Late business leader Pat Fallon supports brain injury research at HCMC

The late Twin Cities advertising executive Pat Fallon left a bequest supporting traumatic brain injury research at Hennepin County Medical Center (HCMC). The Hennepin Health Foundation today announced a major gift from Pat to support the Rockswold Kaplan Chair for Traumatic Brain Injury Research at HCMC.

Fallon’s son, Duffy, was treated by HCMC in 2011 for a brain injury as a result of a hockey accident. At the time, Pat Fallon said they’d had a series of medical appointments elsewhere that brought little progress and a lot of frustration. “Our world changed once we got to HCMC’s Traumatic Brain Injury Center. Instead of telling him what he couldn’t do, the doctor said, ‘Duffy, I can help you.’’’ Today, Duffy has recovered fully and is a student at Boston College.

Established December 2014, the research chair was endowed by philanthropists Elliot and Eloise Kaplan and neurosurgeon Dr. Gaylan Rockswold and his wife Mary to enable continuation of the world-class brain injury program at HCMC. Dr. Rockswold spent 42 years at HCMC performing surgery and clinical and basic science research, most notably to develop the use of hyperbaric oxygen therapy for brain injury.

Dr. Uzma Samadani, a neurosurgeon whose research on concussion is receiving international recognition, is the Rockswold Kaplan Chair for Traumatic Brain Injury Research. Dr. Samadani published research that describes a method for assessing the severity of traumatic brain injury by measuring eye movements. It was recently announced that HCMC is the site of the nation’s largest single-center prospective study on concussion and brain injury.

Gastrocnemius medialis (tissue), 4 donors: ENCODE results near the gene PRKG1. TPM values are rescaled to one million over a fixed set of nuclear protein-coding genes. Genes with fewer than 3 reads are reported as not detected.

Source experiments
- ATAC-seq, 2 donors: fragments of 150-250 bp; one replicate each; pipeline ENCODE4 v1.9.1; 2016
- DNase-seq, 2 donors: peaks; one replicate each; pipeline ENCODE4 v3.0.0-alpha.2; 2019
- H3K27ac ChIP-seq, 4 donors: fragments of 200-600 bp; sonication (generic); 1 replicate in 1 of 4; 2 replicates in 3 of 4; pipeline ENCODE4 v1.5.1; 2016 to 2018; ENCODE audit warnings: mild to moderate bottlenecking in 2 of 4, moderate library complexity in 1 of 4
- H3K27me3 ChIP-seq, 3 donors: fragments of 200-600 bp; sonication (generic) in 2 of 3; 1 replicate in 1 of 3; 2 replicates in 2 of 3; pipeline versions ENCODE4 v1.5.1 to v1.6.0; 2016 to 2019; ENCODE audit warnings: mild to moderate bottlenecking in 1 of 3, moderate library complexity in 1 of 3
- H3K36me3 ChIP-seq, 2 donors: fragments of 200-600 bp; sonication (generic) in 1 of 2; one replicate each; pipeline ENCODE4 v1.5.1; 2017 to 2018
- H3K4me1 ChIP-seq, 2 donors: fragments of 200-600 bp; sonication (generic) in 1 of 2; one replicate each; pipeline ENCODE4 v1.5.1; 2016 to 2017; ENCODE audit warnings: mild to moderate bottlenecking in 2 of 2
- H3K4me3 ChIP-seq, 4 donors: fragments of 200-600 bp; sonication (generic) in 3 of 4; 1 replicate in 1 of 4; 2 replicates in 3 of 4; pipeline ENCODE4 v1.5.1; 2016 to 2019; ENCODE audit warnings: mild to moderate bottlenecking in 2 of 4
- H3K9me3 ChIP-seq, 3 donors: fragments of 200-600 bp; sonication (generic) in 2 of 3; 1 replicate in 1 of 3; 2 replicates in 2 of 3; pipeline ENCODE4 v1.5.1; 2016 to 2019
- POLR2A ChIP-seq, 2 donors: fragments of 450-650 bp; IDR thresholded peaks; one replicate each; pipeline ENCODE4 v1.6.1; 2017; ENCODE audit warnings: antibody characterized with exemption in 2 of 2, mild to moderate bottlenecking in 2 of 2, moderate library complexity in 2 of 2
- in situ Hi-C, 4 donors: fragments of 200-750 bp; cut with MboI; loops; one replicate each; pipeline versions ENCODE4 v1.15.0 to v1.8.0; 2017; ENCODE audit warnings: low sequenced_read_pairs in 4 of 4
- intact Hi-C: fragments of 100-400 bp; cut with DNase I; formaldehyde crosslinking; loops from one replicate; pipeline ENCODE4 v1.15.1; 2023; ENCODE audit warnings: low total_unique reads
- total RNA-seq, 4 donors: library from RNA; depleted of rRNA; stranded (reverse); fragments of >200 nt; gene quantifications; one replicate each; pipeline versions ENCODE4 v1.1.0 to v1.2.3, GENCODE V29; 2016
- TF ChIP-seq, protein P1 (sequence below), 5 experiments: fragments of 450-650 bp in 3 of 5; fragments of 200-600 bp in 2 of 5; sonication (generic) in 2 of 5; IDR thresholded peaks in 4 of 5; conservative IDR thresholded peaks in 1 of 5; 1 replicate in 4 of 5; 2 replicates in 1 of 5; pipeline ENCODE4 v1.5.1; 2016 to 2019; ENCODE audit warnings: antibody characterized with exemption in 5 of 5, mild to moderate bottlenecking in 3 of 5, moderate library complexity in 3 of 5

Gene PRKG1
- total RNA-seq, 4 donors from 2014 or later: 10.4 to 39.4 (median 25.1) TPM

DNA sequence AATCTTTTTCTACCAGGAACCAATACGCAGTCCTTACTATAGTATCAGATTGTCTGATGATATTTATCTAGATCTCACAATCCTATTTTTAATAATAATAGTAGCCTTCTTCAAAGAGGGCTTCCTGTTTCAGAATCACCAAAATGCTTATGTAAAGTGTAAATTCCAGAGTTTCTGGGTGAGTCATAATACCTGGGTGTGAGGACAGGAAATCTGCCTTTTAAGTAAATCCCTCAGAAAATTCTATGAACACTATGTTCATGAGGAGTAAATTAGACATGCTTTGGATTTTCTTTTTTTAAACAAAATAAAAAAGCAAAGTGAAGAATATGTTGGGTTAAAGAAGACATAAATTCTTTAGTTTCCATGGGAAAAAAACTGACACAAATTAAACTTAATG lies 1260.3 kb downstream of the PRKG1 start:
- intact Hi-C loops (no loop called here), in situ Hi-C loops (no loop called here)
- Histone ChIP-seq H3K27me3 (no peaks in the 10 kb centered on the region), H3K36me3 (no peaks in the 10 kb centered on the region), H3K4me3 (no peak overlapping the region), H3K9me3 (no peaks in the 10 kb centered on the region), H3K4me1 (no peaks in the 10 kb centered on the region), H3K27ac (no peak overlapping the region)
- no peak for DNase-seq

“Pat Fallon’s generosity enables HCMC to attract world-class physician researchers who are developing new ways to identify and treat brain injuries,” said Jon L. Pryor, HCMC CEO.  “We are grateful for his investment in hope and healing and we are pleased that HCMC can continue to lead the way.”

Over 1.5 million Americans sustain a traumatic brain injury each year. Among children and young adults, brain injury is the leading cause of death and disability. Nearly 100,000 brain injuries occur annually in Minnesota. Sustaining a brain injury can be a life-changing event, and many patients will need specialized therapies for months or years.

Hennepin County Medical Center is a Level I Adult and Pediatric Trauma Center and healthcare system. HCMC treats more traumatic brain injury patients than any other hospital in Minnesota. Expertise spans the entire continuum of care for adult and pediatric patients, from prevention to emergency care, neurosurgery, critical care, rehabilitation and the Traumatic Brain Injury Outpatient Program.

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